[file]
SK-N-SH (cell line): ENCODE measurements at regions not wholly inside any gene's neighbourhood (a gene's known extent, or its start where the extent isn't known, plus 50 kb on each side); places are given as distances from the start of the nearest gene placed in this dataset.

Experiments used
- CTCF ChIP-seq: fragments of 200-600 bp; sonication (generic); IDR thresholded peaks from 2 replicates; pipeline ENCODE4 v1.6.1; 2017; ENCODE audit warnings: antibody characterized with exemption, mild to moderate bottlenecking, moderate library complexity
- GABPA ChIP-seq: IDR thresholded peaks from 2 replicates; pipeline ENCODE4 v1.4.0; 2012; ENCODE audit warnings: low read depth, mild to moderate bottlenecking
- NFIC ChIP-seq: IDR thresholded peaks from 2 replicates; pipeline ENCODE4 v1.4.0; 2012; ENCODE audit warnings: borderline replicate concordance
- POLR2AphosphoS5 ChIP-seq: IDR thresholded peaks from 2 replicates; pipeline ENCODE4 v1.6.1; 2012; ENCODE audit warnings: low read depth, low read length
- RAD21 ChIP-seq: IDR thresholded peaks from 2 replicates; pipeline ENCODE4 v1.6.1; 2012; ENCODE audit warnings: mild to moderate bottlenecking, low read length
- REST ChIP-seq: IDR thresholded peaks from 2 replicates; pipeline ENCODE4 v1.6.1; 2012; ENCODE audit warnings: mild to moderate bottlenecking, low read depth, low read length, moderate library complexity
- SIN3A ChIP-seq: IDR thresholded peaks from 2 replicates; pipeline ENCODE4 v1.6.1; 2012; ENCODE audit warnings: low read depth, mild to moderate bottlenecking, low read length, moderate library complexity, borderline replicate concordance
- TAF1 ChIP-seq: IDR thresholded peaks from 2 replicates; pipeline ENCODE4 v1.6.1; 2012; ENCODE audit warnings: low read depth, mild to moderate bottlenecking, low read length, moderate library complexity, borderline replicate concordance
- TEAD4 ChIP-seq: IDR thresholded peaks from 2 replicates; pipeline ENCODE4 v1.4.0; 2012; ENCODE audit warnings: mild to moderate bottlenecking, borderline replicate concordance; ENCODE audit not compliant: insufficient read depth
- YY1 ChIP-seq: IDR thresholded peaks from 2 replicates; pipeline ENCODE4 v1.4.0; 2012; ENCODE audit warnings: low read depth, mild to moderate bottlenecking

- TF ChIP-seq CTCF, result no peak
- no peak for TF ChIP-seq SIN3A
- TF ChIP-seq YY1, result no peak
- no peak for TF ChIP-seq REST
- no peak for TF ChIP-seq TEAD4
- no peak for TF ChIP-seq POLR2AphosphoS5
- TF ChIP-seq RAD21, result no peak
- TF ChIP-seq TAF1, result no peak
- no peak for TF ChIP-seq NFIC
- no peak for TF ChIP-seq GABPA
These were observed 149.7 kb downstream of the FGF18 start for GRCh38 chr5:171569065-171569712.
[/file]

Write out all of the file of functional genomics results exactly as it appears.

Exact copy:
SK-N-SH (cell line): ENCODE measurements at regions not wholly inside any gene's neighbourhood (a gene's known extent, or its start where the extent isn't known, plus 50 kb on each side); places are given as distances from the start of the nearest gene placed in this dataset.

Experiments used
- CTCF ChIP-seq: fragments of 200-600 bp; sonication (generic); IDR thresholded peaks from 2 replicates; pipeline ENCODE4 v1.6.1; 2017; ENCODE audit warnings: antibody characterized with exemption, mild to moderate bottlenecking, moderate library complexity
- GABPA ChIP-seq: IDR thresholded peaks from 2 replicates; pipeline ENCODE4 v1.4.0; 2012; ENCODE audit warnings: low read depth, mild to moderate bottlenecking
- NFIC ChIP-seq: IDR thresholded peaks from 2 replicates; pipeline ENCODE4 v1.4.0; 2012; ENCODE audit warnings: borderline replicate concordance
- POLR2AphosphoS5 ChIP-seq: IDR thresholded peaks from 2 replicates; pipeline ENCODE4 v1.6.1; 2012; ENCODE audit warnings: low read depth, low read length
- RAD21 ChIP-seq: IDR thresholded peaks from 2 replicates; pipeline ENCODE4 v1.6.1; 2012; ENCODE audit warnings: mild to moderate bottlenecking, low read length
- REST ChIP-seq: IDR thresholded peaks from 2 replicates; pipeline ENCODE4 v1.6.1; 2012; ENCODE audit warnings: mild to moderate bottlenecking, low read depth, low read length, moderate library complexity
- SIN3A ChIP-seq: IDR thresholded peaks from 2 replicates; pipeline ENCODE4 v1.6.1; 2012; ENCODE audit warnings: low read depth, mild to moderate bottlenecking, low read length, moderate library complexity, borderline replicate concordance
- TAF1 ChIP-seq: IDR thresholded peaks from 2 replicates; pipeline ENCODE4 v1.6.1; 2012; ENCODE audit warnings: low read depth, mild to moderate bottlenecking, low read length, moderate library complexity, borderline replicate concordance
- TEAD4 ChIP-seq: IDR thresholded peaks from 2 replicates; pipeline ENCODE4 v1.4.0; 2012; ENCODE audit warnings: mild to moderate bottlenecking, borderline replicate concordance; ENCODE audit not compliant: insufficient read depth
- YY1 ChIP-seq: IDR thresholded peaks from 2 replicates; pipeline ENCODE4 v1.4.0; 2012; ENCODE audit warnings: low read depth, mild to moderate bottlenecking

- TF ChIP-seq CTCF, result no peak
- no peak for TF ChIP-seq SIN3A
- TF ChIP-seq YY1, result no peak
- no peak for TF ChIP-seq REST
- no peak for TF ChIP-seq TEAD4
- no peak for TF ChIP-seq POLR2AphosphoS5
- TF ChIP-seq RAD21, result no peak
- TF ChIP-seq TAF1, result no peak
- no peak for TF ChIP-seq NFIC
- no peak for TF ChIP-seq GABPA
These were observed 149.7 kb downstream of the FGF18 start for GRCh38 chr5:171569065-171569712.